Acceptance of the klap speed skate was fully realized on the world speed skating scene in 1997. However, one of the most important unknowns regarding the klapskate was the positioning of the point of foot rotation (pivot point), which is believed to play an important role in optimizing klapskate performance. The purposes of this study were to explore the ankle, knee, and hip joint mechanical changes that occurred when the pivot point location was modified, and to determine whether maximal ankle torques provide predictive ability as to where the optimal pivot point positioning is for a skater. We tested 16 proficient skaters at three pivot point (PP) locations, ranging from just in front of the metatarsal-phalangeal joint to just in front of the first phalangeal joint. Of the 16 skaters, 10 were tested at a fourth position: tip of the toe. Push phase kinetics and kinematics were measured on a modified slide board. The optimal PP for each skater was defined as the position that allowed him to generate the most total push energy. Maximum voluntary static torque measures of the ankle and knee were collected on a Biodex dynamometer. Overall, anterior pivot point shifting led to a significant increase in ankle energy generated and a decrease in knee energy generated, with no significant change at the hip joint. We found no significant correlations between the static strength measures and the skaters' optimal pivot points.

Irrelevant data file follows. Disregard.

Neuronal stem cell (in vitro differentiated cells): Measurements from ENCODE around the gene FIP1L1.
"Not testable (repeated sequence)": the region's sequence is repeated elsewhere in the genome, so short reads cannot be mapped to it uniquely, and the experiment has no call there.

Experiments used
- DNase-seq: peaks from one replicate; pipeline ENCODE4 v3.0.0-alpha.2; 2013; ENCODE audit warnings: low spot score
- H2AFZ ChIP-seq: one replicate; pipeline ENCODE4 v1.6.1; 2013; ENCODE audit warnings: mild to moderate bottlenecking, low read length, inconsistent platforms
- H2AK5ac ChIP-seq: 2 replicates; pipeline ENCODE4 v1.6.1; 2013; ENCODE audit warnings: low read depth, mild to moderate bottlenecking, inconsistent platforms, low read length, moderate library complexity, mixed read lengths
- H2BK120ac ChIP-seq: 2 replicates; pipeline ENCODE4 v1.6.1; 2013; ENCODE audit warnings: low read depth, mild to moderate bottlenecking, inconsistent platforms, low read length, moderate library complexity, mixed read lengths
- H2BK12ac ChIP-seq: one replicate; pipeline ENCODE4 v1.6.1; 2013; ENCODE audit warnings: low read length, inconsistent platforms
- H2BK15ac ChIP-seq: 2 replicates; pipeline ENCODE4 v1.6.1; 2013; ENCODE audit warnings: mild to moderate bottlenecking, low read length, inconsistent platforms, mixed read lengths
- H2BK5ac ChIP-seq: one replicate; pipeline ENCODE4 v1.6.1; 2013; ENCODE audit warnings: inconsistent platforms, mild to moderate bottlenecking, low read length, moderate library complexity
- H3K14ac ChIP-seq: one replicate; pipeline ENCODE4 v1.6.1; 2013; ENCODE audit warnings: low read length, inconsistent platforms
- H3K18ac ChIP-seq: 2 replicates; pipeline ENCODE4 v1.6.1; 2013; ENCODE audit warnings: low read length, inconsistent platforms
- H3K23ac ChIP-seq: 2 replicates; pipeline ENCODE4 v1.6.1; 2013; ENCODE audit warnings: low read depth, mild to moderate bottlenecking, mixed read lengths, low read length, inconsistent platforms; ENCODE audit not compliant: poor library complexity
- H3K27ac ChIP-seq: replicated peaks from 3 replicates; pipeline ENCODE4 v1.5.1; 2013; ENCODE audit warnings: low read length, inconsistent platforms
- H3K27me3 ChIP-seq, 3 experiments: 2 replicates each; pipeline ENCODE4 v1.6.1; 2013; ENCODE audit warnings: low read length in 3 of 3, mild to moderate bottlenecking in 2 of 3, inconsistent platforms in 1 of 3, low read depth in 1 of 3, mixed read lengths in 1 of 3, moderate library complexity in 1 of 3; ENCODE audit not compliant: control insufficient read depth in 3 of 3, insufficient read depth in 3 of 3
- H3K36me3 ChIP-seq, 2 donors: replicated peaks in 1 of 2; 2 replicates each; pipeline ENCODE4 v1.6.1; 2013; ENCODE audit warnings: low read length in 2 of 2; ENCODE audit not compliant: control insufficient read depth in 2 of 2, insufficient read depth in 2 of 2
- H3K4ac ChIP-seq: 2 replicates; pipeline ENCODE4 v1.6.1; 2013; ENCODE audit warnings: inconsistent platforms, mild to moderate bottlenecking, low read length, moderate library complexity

The authors are with the Human Performance Laboratory, University of Calgary, 2500 University Drive N.W., Calgary, Alberta T2N 1N4, Canada.